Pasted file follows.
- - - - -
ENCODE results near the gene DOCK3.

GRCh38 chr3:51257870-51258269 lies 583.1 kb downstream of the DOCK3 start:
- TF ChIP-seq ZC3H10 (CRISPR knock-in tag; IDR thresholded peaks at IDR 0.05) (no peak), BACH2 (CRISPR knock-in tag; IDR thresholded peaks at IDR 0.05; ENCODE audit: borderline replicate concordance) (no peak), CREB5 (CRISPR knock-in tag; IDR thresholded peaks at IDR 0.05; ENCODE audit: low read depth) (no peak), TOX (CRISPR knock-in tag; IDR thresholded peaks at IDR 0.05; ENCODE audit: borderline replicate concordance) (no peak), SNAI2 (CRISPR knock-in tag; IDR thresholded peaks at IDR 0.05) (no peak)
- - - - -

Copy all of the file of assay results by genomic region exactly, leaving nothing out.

ENCODE results near the gene DOCK3.

GRCh38 chr3:51257870-51258269 lies 583.1 kb downstream of the DOCK3 start:
- TF ChIP-seq ZC3H10 (CRISPR knock-in tag; IDR thresholded peaks at IDR 0.05) (no peak), BACH2 (CRISPR knock-in tag; IDR thresholded peaks at IDR 0.05; ENCODE audit: borderline replicate concordance) (no peak), CREB5 (CRISPR knock-in tag; IDR thresholded peaks at IDR 0.05; ENCODE audit: low read depth) (no peak), TOX (CRISPR knock-in tag; IDR thresholded peaks at IDR 0.05; ENCODE audit: borderline replicate concordance) (no peak), SNAI2 (CRISPR knock-in tag; IDR thresholded peaks at IDR 0.05) (no peak)